Friday, 2 September 2011

The French Lieutenant's Woman; John Fowles

The year is 1867. Charles Darwin published “On the Origin of Species” in 1859. Karl Marx was writing about “the alienation of labour”, in “The Communist Manifesto” in 1848. Minds were bending and changing. Opening up to new ideas. The Industrial Revolution in England, was at its height; productivity was booming. The old aristocracy was slowly dying. They didn’t know it yet, but they were. A new class was emerging, born out of “trade”; the upper middle class. Religious concepts were being radically rethought. So was the place of women in society and roles in marriage.

These new ideas formed the background to the work of Victorian writers and thinkers. We read about them in the novels of Charles Dickens, the Brontë’s, Robert Louis Stevenson and Wilkie Collins.

So do we really need another Victorian novel? Inspired by the mind of John Fowles, yes, I think we do. But “The French Lieutenant’s Woman” can’t be a Victorian novel; it was first published in 1969, just over one hundred years after the events it speaks of.

Fowles carefully crafts his novel to mimic the Victorian convention. Through this device, he is able to offer the reader a convincing nineteenth century story, with the perspective of twentieth century thinking.

After writing the first draft in about nine months, he spent the next two years revising, working line-by-line to create the illusion of Victorian prose and dialogue by lengthening sentences, deleting contractions and employing digressions.  The result is a portrayal of England in 1867 that accurately captures various facets of the time—social conventions, class struggles, etc.—while at the same time mirroring the style of 19th century prose. 

The novel's protagonist is Sarah Woodruff, the Woman in the title, also known by the nickname of “Tragedy”, and by the unfortunate nickname “The French Lieutenant’s Woman”. She lives in the coastal town of Lyme Regis, as a disgraced woman, supposedly abandoned by a French naval officer named Varguennes—unknown to her he was married. Varguennes, has returned to France.

She spends her limited time off, at the Cobb [sea wall], staring out to sea. One day, she is seen there by the gentleman Charles Smithson and his fiancée, Ernestina Freeman, the shallow-minded daughter of a wealthy tradesman. Ernestina tells Charles something of Sarah’s story, and he develops a strong curiosity about her. Eventually, he and she meet clandestinely, during which times Sarah tells Charles her history, and asks for his support, mostly emotional. Despite trying to remain objective, Charles eventually sends Sarah to Exeter, where he, during a journey, cannot resist stopping in to visit and see her. At the time she has suffered an ankle injury; he visits her alone and after they have made love he realises that she had been, contrary to the rumours, a virgin. Simultaneously, he learns that his prospective inheritance from an elder uncle is in jeopardy; the uncle is engaged to a woman young enough to bear him an heir.

Sarah is portrayed ambiguously: is she a genuine, ill-used woman? Is she a sly, manipulative character using her own self-pity to get Charles to succumb to her? Is she merely a victim of the notion of gender as perceived by upper-middle-class people of the 19th century?

From there, John Fowles offers three different endings for The French Lieutenant’s Woman.

The novel includes several authorial intrusions, with omniscient narrator Fowles speaking directly to the reader about the mores of life in Victorian England and various possible outcomes for his characters.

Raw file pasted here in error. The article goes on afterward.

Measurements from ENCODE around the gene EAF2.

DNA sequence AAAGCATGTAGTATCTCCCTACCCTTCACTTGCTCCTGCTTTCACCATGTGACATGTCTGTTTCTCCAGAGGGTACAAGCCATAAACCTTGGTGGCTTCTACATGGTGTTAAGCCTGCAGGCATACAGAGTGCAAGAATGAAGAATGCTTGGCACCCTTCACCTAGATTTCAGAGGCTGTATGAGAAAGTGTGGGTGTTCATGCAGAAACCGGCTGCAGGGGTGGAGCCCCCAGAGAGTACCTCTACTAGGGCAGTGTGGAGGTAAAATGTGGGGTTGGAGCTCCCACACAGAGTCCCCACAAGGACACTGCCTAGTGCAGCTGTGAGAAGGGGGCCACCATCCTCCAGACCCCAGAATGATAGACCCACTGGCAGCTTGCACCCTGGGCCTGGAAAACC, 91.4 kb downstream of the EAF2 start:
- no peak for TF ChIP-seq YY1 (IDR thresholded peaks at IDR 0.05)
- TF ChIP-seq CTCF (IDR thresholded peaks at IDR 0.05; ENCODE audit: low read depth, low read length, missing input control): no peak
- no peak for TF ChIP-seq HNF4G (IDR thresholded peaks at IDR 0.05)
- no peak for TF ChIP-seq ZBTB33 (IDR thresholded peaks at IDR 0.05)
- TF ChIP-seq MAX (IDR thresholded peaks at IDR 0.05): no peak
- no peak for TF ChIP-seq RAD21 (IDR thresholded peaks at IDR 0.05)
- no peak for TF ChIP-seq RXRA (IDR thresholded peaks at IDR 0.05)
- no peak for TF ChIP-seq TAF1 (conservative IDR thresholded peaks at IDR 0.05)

Fowles uses “The French Lieutenant’s Woman” to meditate on the nature of individual freedom and freewill—and ultimately the price. He also considers the philosophical concept of freewill’s opposite; determinism. When Charles’ circumstances are drastically changed, the reader sees how Charles comes to face his desperate decisions. He is offered a variety of solutions to his predicament. Should he flip a coin? Do what he thinks is honourable? Is he a victim of circumstance; caught up in fate?

And just when the reader is getting caught up in Charles’ dilemma, Fowles deliberately disrupts the flow of concentration. He achieves this by frequently interrupting the narrative and drawing attention to the fictionality of the characters; they are creations of his imagination. How can we care so much about people who don't - who never have, or will - exist? 

Classical realist descriptions are interposed with references to the time the narrator is narrating from; 1969. The author never lets you fall into the trap usually set by an omniscient narrator; he reminds you of his position as the author; he also reminds you of your position as a reader. The reader’s response is intrinsic to the novel. This comes most starkly into focus when the narrator begins to 'converse' with the reader on what should happen with the various characters. The final, and very well crafted piece of metafiction comes when the author appears in the same train carriage as a character, and expresses his desire to have alternative endings.

Fowles began the novel as an exercise in imitating nineteenth-century fiction, and thought it would be badly received, because it would seem too coldly intellectual; too cerebral. He was wrong - It is erudite and I think that it is his most successful artistic achievement. It has been adapted into a film starring Jeremy Irons and Meryl Streep, with a screenplay by the playwright Harold Pinter.

John Fowles said of the film; "It looks good but it is somehow empty at the heart,"

Sadly, I discovered, while putting this post together, that John Fowles has died. He died on 5th November 2005, aged 79. Also in 2005,the novel was chosen by TIME magazine as one of the one hundred best English-language novels from 1923 to present.

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